Announcing the 2021 NCWIT National AiC Educator Award Recipients


National AiC Educator AwardThe National NCWIT Aspirations in Computing (AiC) Educator Award elevates one or more educators whose work exemplifies the best of the AiC Educator Award. The Award identifies outstanding formal and informal educators who play a pivotal role in encouraging 9th-12th grade students who self-identify as women, genderqueer, or non-binary to explore their interest in computing and technology. The award also recognizes these educators for their efforts to promote gender equity in computing.

In its fourth year running, NCWIT is pleased to announce the 2021 National NCWIT AiC Educator Award recipients: Angela DeHart, Melody Hagaman, and Philip Peavy. Read their full commendations below.

The National AiC Educator Award is sponsored by AT&T.

Angela DeHart

Angela DeHart Circle thumbAngela DeHart leads the STEM Impressionists (SIP) program in Ashburn, Virginia. In this program, which she founded while working as a middle school teacher, participants create events and activities that allow them to form partnerships and reach out to younger students from underrepresented groups at the elementary and middle school levels. SIP projects have included hackathons, micro:bit workshops, and a cross-national collaboration with Code Tigers, a STEM organization located in New Delhi, India. DeHart says, “Most of my work as a facilitator comes from listening to kids talk, learning, and supporting them at the intersection of where they can/need to grow and [where] I have the experience [and] skills to help them. Any gaps are filled by partnering with others.”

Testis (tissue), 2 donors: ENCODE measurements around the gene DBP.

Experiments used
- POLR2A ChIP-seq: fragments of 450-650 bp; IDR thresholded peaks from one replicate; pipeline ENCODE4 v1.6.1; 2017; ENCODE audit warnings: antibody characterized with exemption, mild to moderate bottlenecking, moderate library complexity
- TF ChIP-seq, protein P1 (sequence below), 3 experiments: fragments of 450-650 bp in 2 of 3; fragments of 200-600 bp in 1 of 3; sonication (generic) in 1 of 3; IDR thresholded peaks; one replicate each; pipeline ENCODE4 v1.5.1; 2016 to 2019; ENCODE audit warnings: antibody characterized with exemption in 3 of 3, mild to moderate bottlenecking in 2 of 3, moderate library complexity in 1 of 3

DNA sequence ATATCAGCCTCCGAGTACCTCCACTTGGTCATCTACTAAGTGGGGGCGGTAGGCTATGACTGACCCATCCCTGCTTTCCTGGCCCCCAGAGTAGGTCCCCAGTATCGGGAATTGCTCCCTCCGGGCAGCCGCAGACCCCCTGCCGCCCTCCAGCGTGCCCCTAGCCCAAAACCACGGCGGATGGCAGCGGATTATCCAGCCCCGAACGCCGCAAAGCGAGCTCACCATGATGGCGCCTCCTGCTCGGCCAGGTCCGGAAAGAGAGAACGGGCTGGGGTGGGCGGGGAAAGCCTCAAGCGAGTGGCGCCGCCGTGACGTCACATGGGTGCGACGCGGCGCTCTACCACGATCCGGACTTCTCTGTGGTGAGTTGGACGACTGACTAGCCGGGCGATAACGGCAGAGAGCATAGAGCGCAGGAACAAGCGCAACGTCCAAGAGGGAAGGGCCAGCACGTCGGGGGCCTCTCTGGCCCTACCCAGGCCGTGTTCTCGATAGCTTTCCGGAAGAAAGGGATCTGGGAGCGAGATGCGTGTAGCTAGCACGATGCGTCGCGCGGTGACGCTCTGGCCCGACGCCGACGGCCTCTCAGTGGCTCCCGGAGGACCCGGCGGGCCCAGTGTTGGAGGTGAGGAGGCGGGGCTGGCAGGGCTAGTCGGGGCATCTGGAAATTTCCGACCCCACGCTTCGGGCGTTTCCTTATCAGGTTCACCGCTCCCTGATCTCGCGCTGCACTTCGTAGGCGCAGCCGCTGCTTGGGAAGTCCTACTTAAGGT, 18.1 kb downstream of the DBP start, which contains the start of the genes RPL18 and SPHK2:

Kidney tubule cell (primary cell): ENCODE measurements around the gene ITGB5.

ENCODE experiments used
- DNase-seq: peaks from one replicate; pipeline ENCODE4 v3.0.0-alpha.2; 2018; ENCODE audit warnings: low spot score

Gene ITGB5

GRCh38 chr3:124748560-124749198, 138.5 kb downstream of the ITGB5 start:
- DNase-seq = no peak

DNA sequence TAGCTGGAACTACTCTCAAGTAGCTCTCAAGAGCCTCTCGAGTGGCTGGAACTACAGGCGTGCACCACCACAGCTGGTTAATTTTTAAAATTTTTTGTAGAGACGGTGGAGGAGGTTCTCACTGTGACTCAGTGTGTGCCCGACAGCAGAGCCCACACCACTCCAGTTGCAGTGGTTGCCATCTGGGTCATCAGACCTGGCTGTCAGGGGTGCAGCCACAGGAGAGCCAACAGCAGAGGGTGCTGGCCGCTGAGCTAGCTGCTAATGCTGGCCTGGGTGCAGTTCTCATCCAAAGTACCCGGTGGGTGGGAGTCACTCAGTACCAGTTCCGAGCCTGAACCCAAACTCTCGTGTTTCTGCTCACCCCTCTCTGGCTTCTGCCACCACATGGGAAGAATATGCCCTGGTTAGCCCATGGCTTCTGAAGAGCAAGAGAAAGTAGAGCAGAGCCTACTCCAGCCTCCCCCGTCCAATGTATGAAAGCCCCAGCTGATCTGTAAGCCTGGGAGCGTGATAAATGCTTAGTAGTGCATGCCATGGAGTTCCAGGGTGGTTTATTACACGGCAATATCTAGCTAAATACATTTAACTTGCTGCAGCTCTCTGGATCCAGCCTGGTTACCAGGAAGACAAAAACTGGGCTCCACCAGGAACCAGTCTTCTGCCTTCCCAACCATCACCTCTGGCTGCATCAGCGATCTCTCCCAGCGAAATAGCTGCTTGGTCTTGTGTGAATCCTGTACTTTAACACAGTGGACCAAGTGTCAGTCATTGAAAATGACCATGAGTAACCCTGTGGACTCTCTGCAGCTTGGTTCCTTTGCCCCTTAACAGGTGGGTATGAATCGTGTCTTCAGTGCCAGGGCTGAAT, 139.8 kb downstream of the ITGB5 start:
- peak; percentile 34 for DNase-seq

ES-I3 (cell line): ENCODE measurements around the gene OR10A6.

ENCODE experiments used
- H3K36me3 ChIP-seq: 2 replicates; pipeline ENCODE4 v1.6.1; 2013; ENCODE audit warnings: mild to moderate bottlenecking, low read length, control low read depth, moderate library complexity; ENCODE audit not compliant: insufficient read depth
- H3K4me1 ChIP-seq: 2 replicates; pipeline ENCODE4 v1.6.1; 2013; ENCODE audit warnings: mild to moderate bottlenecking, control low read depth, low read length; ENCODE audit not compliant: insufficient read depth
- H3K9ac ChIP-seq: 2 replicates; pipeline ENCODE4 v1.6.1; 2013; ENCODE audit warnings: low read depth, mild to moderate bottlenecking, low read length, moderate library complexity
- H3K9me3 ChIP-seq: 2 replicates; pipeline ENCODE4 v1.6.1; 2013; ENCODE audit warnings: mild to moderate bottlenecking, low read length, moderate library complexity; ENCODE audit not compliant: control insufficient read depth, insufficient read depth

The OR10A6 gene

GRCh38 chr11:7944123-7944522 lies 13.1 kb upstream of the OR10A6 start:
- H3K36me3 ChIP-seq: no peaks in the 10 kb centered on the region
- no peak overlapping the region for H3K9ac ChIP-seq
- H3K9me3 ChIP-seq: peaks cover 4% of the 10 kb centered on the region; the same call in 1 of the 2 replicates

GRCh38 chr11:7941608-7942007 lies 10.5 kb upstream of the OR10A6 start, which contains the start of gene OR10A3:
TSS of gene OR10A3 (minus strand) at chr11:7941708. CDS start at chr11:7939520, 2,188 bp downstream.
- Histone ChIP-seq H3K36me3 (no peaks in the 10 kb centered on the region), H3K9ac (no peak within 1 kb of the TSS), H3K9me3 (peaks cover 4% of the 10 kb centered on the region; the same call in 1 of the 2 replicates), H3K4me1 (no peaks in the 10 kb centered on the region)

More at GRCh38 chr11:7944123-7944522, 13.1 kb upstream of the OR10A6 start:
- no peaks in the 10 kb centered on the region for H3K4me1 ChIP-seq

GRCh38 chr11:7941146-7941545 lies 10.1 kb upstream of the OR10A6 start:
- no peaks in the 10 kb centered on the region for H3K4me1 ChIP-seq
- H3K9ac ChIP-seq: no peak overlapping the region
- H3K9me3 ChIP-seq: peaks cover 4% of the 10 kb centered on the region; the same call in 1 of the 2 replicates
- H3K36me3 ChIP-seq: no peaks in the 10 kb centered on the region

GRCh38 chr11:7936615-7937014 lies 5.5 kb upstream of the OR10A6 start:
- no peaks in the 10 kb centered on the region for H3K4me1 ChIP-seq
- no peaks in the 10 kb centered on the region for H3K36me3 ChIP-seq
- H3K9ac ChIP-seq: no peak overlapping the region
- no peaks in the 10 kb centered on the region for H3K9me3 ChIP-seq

One of the tenets that DeHart has woven into the foundations of the SIP program is, “When you teach, you learn material at a deeper level.” Another is that “diversity creates better, more inclusive decisions.” From putting student accomplishments on display to bringing students with her to co-present at national STEM events, DeHart strives to give her students opportunities to share their knowledge. She is also committed to ensuring that students of color have greater access to diverse technical role models. “When I go to STEM events,” she says, “I am the ‘only one’ or one of very few people of color in the room. We need to change that reality. It matters to the millions of Black and Brown students that are in school and love to nerd out on STEM. They need to see more examples of how they, too, can be a STEM expert, can enter the field of computer science, and not be alone.”

Melody Hagaman

Melody Hagaman Photo

Melody Hagaman teaches computer science for grades nine through twelve at Centennial High School in Las Cruces, New Mexico. When she started the computer science program at her school, it consisted of a single, advanced class with content dictated by the state. However, many of her students struggled with jumping into a dual-credit course as their first taste of computer science, due to learning disabilities, language barriers, or other obstacles. This motivated her to negotiate for the opportunity to create an introductory course that would be accessible to more students with diverse backgrounds, support needs, and experience levels. In the nine years since then, the program has developed into a full five-course computer science pathway.